The EU Parliament’s new recommendations on employment protection guidelines are a “complete reversal” of the positions “that have dominated the European institutions for years”, according to its architect. However, the vote is not binding on European institutions. The Gig Economy Project takes a look at the resolution and what it could mean.
Although the Spanish Social Democrats have reneged on their promise to revoke neo-liberal labour laws introduced by the Right, workers and unions in the Basque Country organise to increase workers’ rights.
Following the first Global Workers’ Conference on 24-25 June of the Transnational Workers’ Network (TWN), Carlos Rodríguez Expósito of Taxi Project 2.0 gives his view of the strategy that can be pursued by the network in moving forward.
Después de la primera Conferencia de Trabajadores Globales del 24-25 de junio de la Red de Trabajadores Transnacionales (TWN), Carlos Rodríguez Expósito del Proyecto Taxi 2.0 da su opinión sobre la estrategia que puede seguir la red para avanzar.
The platform giants are organised transnationally, so platform workers need to organise at that level too. The Gig Economy Project previews an important new initiative to co-ordinate platform workers internationally.
The Gig Economy is the exploitation system of the future. That is why corporations are fighting unionisation so vehemently, so that they do not ruin the business model.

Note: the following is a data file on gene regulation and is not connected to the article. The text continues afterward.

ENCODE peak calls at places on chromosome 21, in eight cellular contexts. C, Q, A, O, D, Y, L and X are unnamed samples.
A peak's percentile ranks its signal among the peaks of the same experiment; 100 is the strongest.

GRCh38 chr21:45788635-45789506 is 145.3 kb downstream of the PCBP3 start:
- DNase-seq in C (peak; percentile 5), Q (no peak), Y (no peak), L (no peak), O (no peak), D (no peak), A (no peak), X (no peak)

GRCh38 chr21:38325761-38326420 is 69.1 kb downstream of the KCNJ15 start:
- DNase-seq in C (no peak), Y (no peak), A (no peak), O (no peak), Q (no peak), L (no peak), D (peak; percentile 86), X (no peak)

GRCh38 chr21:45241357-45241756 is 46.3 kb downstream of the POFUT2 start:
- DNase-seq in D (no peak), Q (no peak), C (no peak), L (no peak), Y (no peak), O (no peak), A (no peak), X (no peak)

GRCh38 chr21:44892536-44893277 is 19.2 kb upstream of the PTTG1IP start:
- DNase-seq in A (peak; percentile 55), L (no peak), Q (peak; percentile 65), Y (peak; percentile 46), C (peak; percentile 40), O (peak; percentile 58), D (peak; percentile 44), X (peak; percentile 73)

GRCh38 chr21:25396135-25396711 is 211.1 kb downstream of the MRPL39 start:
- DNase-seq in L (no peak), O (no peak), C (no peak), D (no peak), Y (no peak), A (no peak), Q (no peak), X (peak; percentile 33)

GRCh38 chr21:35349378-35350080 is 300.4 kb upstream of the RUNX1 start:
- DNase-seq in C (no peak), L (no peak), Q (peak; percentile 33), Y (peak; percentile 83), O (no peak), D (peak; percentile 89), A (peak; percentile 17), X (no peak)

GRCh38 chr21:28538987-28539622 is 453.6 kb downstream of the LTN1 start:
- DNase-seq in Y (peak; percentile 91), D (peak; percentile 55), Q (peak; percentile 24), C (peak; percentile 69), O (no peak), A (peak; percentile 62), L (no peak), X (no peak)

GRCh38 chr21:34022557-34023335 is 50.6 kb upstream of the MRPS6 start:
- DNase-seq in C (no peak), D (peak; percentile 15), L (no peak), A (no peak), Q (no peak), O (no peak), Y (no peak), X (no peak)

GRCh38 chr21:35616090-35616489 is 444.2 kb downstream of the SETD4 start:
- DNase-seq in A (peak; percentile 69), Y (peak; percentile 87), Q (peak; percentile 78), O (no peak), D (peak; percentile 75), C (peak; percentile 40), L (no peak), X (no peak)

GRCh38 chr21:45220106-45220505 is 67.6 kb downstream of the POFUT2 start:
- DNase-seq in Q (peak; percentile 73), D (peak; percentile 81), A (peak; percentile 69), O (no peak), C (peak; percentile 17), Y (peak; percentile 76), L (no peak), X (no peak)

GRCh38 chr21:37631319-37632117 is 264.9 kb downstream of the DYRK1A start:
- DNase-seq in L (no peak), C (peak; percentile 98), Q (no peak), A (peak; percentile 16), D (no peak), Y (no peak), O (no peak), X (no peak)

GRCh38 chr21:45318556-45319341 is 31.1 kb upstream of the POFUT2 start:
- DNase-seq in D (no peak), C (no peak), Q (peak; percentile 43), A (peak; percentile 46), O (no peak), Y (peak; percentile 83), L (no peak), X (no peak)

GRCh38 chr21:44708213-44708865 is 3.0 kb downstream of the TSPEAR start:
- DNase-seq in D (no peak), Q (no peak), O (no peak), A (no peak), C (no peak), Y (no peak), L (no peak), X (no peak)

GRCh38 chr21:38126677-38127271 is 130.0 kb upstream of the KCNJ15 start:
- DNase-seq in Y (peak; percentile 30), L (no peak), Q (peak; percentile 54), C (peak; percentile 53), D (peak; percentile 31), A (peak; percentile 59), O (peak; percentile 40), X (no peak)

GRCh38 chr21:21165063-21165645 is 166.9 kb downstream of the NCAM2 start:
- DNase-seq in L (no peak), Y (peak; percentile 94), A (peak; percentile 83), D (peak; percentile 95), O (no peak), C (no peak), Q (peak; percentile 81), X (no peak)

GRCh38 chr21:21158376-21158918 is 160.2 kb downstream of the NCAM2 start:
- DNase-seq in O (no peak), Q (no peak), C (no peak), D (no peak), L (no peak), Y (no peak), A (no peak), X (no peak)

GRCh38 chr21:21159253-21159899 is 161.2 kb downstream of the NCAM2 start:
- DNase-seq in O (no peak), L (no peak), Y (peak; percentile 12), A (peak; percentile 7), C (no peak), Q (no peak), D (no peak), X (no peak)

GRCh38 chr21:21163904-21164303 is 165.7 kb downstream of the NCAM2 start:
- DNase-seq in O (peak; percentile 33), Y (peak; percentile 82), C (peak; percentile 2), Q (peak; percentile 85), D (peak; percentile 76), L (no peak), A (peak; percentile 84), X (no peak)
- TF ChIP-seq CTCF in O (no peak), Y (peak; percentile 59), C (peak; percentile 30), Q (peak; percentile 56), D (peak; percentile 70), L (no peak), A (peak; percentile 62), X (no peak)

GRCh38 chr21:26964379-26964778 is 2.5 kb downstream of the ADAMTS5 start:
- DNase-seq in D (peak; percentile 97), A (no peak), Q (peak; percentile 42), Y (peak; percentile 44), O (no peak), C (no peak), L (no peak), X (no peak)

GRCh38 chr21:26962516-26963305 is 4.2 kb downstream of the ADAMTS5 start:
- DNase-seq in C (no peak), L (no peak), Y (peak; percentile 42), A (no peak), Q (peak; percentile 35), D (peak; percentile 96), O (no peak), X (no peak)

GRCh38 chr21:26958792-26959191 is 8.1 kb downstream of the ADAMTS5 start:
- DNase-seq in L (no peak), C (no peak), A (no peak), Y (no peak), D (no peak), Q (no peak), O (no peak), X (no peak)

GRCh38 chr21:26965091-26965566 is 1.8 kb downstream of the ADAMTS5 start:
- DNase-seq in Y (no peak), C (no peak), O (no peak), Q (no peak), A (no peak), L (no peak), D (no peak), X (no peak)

The Gig Economy Project looks at how work is changing in Europe three months into the Covid-19 crisis, finding that the combination of corporate lobbyists exploiting the crisis and the growing dominance of the digital sector is accelerating pre-Covid trends towards precariousness.
Carlos Rodríguez Expósito – A Taxi Driver, a Corrupt Spanish Political Class, and International Finance
To understand Coronavirus crisis in Spain, it is essential to understand its history of endemic corruption, in this case of public services, that is driven by politicians guided by Spain’s large financial interests (banks and vulture funds).
The Taxi Project 2.0 has announced a court action today, making a claim to the Spanish Public Prosecutor office that Uber had defrauded the Treasury, in the latest offensive by the Taxi workers’ movement in Spain against the platform giant. The Gig Economy Project reports.
Corona Crisis: ‘We have to fight for our lives while we’re still trying to save other people’s lives’: Interview with UK medical courier Alex Marshall